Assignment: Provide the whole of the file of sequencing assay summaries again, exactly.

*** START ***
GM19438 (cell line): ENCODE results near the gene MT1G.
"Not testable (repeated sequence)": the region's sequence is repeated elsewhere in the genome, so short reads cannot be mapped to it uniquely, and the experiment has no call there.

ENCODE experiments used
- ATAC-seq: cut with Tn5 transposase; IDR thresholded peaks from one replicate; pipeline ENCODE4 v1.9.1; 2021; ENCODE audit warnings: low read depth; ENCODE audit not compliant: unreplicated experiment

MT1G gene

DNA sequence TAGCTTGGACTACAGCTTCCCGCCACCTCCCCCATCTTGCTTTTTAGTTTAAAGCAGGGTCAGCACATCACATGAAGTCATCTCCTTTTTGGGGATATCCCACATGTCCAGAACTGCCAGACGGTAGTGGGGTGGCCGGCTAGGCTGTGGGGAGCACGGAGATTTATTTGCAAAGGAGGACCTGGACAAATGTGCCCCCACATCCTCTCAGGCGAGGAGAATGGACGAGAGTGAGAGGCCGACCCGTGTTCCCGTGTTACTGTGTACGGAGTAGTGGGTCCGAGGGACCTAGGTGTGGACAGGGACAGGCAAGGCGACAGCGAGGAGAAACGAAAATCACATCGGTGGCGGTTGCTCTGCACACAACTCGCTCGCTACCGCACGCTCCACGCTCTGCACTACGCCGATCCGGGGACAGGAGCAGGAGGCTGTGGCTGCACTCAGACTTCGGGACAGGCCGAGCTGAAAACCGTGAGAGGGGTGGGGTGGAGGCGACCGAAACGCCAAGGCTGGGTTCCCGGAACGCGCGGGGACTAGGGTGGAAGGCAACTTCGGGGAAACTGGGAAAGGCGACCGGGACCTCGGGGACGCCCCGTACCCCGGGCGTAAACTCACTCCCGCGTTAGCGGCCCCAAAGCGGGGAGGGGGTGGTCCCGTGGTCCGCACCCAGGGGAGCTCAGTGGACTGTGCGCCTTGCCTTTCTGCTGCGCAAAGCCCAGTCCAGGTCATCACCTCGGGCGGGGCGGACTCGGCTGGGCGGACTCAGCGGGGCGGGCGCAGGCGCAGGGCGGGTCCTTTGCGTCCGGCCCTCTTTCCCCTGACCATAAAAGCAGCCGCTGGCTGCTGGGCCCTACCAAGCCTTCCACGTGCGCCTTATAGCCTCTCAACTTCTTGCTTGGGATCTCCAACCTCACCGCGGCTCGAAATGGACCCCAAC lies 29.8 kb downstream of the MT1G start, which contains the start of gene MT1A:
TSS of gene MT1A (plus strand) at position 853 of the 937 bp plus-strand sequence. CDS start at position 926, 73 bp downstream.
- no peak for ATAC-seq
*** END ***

GM19438 (cell line): ENCODE results near the gene MT1G.
"Not testable (repeated sequence)": the region's sequence is repeated elsewhere in the genome, so short reads cannot be mapped to it uniquely, and the experiment has no call there.

ENCODE experiments used
- ATAC-seq: cut with Tn5 transposase; IDR thresholded peaks from one replicate; pipeline ENCODE4 v1.9.1; 2021; ENCODE audit warnings: low read depth; ENCODE audit not compliant: unreplicated experiment

MT1G gene

DNA sequence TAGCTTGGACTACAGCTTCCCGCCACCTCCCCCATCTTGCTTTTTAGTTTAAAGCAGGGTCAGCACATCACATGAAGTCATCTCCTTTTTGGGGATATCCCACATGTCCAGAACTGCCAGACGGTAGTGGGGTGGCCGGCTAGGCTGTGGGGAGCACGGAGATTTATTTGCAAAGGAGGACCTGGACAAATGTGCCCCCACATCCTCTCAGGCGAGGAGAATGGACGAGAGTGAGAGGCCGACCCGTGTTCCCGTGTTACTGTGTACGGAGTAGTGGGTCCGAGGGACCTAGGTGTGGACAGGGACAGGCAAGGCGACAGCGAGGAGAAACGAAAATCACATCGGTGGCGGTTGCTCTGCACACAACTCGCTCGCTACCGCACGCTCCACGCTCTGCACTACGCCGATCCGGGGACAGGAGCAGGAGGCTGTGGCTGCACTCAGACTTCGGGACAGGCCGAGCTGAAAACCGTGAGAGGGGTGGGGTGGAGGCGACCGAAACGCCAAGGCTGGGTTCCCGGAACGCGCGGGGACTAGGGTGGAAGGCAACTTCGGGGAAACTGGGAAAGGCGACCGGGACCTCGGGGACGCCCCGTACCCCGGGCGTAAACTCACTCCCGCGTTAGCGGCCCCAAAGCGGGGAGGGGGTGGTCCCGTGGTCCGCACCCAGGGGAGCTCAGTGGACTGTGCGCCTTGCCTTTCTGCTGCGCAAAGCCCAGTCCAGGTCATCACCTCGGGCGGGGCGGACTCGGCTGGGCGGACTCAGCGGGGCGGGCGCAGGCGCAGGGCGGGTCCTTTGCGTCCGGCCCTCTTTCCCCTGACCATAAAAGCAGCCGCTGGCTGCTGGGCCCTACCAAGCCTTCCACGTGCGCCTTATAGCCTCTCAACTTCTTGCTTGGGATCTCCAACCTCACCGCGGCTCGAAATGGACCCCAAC lies 29.8 kb downstream of the MT1G start, which contains the start of gene MT1A:
TSS of gene MT1A (plus strand) at position 853 of the 937 bp plus-strand sequence. CDS start at position 926, 73 bp downstream.
- no peak for ATAC-seq